Link man Ciarán Kilkenny at the core of Dublin’s evolution

When Ciarán Kilkenny turned his back on Hawthorn and life in the AFL there was a natural inclination to rummage through the impressive statement he released at the time and purr over his love of home and hearth.

Dublin's Ciarán Kilkenny following a press conference in Parnell Park ahead of the All-Ireland SFC final clash with Mayo. Picture: Ramsey Cardy

The Castleknock man detailed his grá for club and the county, for the national games that he had been playing all his life, and he wrapped up the open letter with a line ‘as Gaeilge’ that translated into an adage about far away hills not always being greener.

Given less airplay was a throwaway remark shortly after his return from Australia when he explained that the AFL was “not free-flowing enough” for him. Too stop-start, he said. It seems fitting then that he now plays such a central role in maintaining Dublin’s tempo.

Everyone remembers Jack O’Shea’s observation before the 2013 championship — retracted soon after — that Kilkenny was a junior footballer who was too static. O’Shea estimated that the youngster, still 19 at the time, had lost the ball 20 times or more that spring.

Over four years on and there can’t be a player in the game less likely to cough up the ball to a man in the wrong colours. This despite the fact that his are the most prominent letters running through Dublin’s stick of rock, game after game.

It is an influence that is only growing.

In 2013 there was widespread amazement that a man just turned 20 could get his hands on the ball 35 times during their Leinster Championship meeting against Meath. Last year against Donegal and he was touching the leather on 53 occasions.

When Dublin took on Tyrone in last month’s All-Ireland semi-final, Kilkenny pawed the ‘Size 5’ a ridiculous 62 times. That’s as many as he managed in the two games against Kildare and Meath during his first full season four years previously.

“Any given time that I was on the ball, I just had to make the right decision for the team, get the man in the better position so he can make the right decision after that,” he said of that conducting role against Mickey Harte’s side.

“When you are playing against a defensive team as well, their whole attacking impetus is counter-attacking as well, so it is important that you make the right decision and are very patient on the ball.”

Scientists have come to believe that there are times when a species can make unexplained evolutionary leaps almost overnight. Dublin’s transformation from gung-ho freestylers to considered pass masters has been almost as dramatic.

Kilkenny, speaking earlier this summer, said it was “crazy” how quickly the game’s tactics and overall strategy have moved on from 2014, not to mention the alterations he has noticed since his championship debut against Mayo in the 2012 All-Ireland semi-final.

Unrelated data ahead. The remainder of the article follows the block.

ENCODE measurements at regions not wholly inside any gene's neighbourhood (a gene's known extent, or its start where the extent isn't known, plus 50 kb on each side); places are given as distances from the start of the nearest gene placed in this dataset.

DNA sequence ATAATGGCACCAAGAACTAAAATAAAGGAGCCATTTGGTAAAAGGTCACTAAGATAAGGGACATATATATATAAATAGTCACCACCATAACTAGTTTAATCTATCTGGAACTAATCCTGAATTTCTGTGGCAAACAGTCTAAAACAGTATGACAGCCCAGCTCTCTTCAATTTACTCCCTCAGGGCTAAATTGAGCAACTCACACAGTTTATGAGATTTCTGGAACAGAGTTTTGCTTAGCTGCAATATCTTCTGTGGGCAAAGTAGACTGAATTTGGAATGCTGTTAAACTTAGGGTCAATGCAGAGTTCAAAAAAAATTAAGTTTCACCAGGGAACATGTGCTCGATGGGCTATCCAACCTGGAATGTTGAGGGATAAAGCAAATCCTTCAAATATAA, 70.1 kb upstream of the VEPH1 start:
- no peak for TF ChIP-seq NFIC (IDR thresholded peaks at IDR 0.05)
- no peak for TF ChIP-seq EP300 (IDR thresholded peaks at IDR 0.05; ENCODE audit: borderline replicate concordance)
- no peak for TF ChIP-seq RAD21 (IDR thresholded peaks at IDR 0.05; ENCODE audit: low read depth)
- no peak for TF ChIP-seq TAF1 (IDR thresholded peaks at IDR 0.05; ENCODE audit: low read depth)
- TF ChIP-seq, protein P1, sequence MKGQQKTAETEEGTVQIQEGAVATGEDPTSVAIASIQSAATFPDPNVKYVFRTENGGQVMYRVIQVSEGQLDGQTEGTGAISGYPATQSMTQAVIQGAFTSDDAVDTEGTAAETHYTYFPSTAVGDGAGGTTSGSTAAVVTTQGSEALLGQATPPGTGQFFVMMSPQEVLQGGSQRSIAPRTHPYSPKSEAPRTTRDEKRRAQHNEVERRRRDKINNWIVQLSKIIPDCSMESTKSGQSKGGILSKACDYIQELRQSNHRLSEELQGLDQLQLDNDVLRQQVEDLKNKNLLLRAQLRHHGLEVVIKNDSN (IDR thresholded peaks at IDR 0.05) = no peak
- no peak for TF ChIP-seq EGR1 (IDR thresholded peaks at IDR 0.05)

This more cerebral approach was evident in the piecemeal destruction of Tyrone when Dublin sullied their bib with just two wides. Compare that to the eve of the 2013 final when selector Declan Darcy was bemoaning their profligacy in the semi-final win over Kerry.

It had been a trend all summer.

“There were occasions the last day when there were fellas moving forward and taking pot-shots when there were people in better positions. We wouldn’t be happy with it,” Darcy said. “We’re focused in training on doing that but, in the white heat of battle, some lads react differently.” They scored 3-18 that day against Kerry, by the way.

It’s only two summers since Jim McGuinness was suggesting that Jim Gavin’s side was still struggling to break down established defences and Darcy spoke some weeks later about the changes he had noticed in the ranks of those countering them.

Gone were the days of even two years before when teams were willing to go toe-to-toe in relatively free-flowing games. Darcy knew then that it would fall to the players to solve the puzzles presented on the field rather than the management.

“If you give them information… they can actually, most of the time, deal with that,” he explained 12 months ago. “That’s leadership and players take ownership. Every game is different and it evolves completely differently. We give them that ownership to change the cause themselves.”

Tyrone understand that now. Pivotal to it all was Kilkenny who is as adept at linking play as bursting through gaps. Someone who can track back and tackle, win frees, make assists and a two-footed attacker who has claimed 1-43 across four summers with his county.

And to think that there are those who question him. People who criticise his tendency to play the lateral fist pass as if it was a stain on his reputation as a player rather than a deliberate policy in a game where so much of what we once took for granted is no more.

Mayo will offer a very different canvas than a static and naive Tyrone for his work on Sunday and it may or may not be worth noting that Kilkenny has yet to score in any of the four All-Ireland finals in which he has played.

“As a player, you want to be playing against the best,” he said. “You want to be playing against different challenges. It is what you are put up against and you just have to relish and embrace that challenge. It’s what football is all about.”


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